Petal to the Metal for the Credit Invisible

by on Jan 30, 2018

Last week, fintech startup Petal announced the results of its Series A funding round for its credit card product aimed at the credit invisible, consumers who have trouble securing a credit card due to no or limited credit history. Now with $13 million in financing, the product aims to help those who appear to be good credit risks through their spending and saving behaviors but who lack the borrowing history traditionally used to assess credit worthiness. Petal’s invitation-only beta already has a wait list of more than 40,000 people.

Consumer and investor interest is to be expected: The Consumer Financial Protection Bureau estimates 45 million Americans lack a credit score, meaning the firm has a large, potentially untapped market of clients who need to build credit in order to be eligible for loans for future investments and large purchases. Instead of gauging credit worthiness by looking at scores provided by credit bureaus as traditional lenders do, Petal accesses applicants’ bank accounts to analyze their cash flow for financial information, including factors like rent, grocery expenditures and savings. Successful applicants receive a no-fee card with a relatively small credit limit and no benefits. This stands in contrast to the typical credit products available to the credit invisible, such as secured cards, which require up-front payment for a credit line.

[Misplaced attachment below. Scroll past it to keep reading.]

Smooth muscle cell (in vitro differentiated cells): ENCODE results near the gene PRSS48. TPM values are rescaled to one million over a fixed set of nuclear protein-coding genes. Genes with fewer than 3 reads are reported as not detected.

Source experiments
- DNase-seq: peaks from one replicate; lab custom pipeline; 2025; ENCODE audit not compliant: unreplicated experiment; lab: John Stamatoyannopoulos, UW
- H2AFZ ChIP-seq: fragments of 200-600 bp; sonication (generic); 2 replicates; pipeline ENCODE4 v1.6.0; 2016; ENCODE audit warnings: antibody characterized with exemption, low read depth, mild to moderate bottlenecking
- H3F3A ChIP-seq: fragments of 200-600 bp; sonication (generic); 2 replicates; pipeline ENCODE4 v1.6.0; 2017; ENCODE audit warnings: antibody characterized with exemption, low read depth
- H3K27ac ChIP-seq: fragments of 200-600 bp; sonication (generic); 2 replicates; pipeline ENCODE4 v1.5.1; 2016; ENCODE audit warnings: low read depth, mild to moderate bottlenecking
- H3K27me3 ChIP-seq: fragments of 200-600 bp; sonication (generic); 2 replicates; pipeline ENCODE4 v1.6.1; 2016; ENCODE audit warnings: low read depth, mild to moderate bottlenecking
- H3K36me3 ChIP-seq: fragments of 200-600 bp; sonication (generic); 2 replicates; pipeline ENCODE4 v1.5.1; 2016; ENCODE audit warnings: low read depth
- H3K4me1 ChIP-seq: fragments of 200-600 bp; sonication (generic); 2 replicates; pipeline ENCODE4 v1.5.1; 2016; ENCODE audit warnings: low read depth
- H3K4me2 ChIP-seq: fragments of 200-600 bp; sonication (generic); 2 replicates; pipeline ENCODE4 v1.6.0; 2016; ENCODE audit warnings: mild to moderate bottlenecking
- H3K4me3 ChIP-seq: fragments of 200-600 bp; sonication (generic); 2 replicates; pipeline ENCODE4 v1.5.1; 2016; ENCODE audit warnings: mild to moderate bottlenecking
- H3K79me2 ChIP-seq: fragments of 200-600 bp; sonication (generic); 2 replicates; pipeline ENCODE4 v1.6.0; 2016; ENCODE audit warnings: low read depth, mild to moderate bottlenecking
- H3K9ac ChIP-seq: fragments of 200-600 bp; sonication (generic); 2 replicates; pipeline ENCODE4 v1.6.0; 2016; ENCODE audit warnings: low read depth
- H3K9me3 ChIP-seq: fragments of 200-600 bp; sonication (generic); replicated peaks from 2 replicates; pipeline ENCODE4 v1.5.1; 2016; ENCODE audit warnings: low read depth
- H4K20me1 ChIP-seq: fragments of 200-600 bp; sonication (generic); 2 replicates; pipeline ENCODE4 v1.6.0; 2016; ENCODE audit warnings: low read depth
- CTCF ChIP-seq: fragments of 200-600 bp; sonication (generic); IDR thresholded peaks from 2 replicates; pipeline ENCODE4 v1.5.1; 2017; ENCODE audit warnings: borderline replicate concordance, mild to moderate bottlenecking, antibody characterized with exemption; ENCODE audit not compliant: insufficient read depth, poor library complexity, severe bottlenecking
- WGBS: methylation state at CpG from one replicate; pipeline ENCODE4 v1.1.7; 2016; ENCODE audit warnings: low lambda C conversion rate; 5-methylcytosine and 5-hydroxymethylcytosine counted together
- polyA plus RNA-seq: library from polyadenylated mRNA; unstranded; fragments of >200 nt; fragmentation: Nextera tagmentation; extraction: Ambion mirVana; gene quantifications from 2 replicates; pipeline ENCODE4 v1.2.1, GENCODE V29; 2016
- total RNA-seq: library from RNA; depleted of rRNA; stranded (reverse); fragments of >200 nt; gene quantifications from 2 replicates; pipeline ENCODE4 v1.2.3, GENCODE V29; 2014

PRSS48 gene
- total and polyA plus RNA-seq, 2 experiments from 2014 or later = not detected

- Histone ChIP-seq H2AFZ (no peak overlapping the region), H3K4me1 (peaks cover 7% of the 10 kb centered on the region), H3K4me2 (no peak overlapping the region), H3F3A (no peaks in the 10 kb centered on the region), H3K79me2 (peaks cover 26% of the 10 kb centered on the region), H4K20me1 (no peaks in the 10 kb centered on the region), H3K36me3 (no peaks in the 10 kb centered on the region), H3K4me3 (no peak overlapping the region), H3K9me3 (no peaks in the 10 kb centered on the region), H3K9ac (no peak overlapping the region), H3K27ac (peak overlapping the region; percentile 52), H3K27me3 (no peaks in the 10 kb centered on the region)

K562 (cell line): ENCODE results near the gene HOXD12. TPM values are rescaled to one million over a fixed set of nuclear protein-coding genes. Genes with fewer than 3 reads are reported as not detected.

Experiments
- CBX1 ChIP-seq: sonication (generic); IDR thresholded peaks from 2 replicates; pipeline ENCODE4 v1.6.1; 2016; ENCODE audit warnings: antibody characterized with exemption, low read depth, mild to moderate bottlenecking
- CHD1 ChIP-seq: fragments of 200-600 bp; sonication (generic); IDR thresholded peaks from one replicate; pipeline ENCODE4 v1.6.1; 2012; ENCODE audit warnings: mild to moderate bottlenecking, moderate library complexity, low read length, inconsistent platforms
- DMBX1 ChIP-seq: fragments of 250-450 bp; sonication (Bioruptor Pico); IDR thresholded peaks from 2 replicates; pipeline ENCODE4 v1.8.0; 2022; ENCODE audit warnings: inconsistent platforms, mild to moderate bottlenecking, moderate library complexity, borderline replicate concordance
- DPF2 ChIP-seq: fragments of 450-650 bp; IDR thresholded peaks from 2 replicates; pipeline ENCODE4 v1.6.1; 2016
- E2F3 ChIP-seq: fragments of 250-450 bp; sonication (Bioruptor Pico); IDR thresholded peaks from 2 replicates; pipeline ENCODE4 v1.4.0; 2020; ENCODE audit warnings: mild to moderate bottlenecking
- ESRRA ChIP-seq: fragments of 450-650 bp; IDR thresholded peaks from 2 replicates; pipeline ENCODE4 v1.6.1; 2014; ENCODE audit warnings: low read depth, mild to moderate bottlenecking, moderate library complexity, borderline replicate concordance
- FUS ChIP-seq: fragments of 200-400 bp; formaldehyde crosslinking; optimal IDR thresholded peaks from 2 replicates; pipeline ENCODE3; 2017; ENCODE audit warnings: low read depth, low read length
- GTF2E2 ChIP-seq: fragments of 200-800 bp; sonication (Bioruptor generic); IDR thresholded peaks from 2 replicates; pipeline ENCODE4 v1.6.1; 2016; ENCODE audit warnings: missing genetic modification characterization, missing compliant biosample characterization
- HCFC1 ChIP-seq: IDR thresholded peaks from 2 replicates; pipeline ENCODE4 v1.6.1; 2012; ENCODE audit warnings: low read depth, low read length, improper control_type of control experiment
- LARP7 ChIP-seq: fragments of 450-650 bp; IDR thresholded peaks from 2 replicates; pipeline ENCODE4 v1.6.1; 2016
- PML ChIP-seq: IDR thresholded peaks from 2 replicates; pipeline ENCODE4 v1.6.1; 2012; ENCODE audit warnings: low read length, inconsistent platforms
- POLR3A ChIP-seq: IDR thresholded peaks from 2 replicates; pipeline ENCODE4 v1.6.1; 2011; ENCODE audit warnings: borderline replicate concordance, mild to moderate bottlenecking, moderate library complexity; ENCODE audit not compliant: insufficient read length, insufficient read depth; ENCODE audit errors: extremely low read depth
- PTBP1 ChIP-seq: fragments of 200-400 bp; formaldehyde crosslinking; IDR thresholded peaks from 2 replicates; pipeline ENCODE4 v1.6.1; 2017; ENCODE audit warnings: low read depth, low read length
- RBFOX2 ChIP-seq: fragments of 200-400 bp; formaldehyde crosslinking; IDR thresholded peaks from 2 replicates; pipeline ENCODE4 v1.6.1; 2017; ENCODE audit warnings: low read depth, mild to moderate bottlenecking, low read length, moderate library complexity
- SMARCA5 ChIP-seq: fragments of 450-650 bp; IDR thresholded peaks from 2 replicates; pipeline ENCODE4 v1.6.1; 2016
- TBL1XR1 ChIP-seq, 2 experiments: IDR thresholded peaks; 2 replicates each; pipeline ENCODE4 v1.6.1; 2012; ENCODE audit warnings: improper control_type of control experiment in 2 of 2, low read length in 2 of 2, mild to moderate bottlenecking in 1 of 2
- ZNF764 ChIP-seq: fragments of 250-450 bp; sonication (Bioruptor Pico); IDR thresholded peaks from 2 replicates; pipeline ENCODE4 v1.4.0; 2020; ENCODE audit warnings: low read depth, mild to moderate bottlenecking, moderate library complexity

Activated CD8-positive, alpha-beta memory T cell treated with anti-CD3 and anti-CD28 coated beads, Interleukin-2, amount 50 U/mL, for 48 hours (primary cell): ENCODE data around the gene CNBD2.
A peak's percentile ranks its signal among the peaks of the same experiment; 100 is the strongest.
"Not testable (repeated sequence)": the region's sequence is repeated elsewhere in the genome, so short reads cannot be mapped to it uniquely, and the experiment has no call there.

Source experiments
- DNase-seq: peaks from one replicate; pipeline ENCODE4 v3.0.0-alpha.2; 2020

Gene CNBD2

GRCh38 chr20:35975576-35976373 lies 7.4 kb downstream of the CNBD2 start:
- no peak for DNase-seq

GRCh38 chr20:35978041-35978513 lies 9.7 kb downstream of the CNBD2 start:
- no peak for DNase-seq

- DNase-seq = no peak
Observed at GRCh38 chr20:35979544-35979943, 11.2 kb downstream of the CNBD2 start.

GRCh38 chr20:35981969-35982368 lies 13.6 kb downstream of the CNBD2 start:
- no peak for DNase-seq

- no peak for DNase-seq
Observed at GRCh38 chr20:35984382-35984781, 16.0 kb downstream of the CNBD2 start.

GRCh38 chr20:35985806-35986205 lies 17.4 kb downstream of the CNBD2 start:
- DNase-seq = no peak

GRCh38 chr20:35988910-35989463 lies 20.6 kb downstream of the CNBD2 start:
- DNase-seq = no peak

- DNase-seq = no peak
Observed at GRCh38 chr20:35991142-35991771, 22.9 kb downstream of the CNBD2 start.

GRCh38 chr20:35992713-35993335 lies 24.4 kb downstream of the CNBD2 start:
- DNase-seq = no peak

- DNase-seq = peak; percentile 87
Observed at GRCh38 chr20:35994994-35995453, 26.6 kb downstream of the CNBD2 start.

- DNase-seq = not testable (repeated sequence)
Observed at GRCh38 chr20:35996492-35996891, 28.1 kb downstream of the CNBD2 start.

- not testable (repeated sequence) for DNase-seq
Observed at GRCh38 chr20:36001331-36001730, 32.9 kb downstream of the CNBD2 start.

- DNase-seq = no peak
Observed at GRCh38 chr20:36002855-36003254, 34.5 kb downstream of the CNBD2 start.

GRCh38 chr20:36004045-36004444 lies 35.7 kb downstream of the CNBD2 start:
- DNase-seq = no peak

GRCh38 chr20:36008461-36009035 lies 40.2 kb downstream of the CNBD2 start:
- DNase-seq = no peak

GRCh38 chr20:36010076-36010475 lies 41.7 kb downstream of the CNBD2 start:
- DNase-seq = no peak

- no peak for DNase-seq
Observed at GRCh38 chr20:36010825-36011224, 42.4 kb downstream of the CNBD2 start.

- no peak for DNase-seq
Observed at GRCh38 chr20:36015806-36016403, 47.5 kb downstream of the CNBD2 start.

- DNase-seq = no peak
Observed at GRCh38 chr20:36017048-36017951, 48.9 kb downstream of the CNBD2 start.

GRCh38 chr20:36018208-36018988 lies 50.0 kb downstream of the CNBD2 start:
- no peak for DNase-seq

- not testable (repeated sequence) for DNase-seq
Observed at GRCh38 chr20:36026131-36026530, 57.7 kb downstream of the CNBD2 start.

Petal Card

While the card may seem more enticing to those without credit history than a card they must prefill to use, the firm could lose customers to industry giants after they have established a credit score. The startup’s founder, Jason Gross, refutes this, however, believing that Petal can evolve in the space as its customers do, passing on the benefits of its low overhead (in comparison to brick-and-mortar industry leaders) in the form of lower fees, higher limits and, eventually, the kind of rewards customers with more established credit scores expect. To stay competitive and successful in the market, Petal must move this direction and complement its no-frills, entry-level card with a suite of advanced cards that appeal to successful credit users.

In addition to serving young adults and college students, populations that already benefit from student credit cards aimed at aiding a subset of the credit invisible establish credit, the company has also figured out how to expand access to credit to traditionally underserved consumers, such as minorities or immigrants. Bypassing the traditional entry into the credit card market will enable these consumers to get credit scores, giving them opportunities to secure mortgages and be less at risk of being treated as subprime.

Petal has found a surprisingly large niche market in need of their product, but the firm will need to grow with their customers to be successful.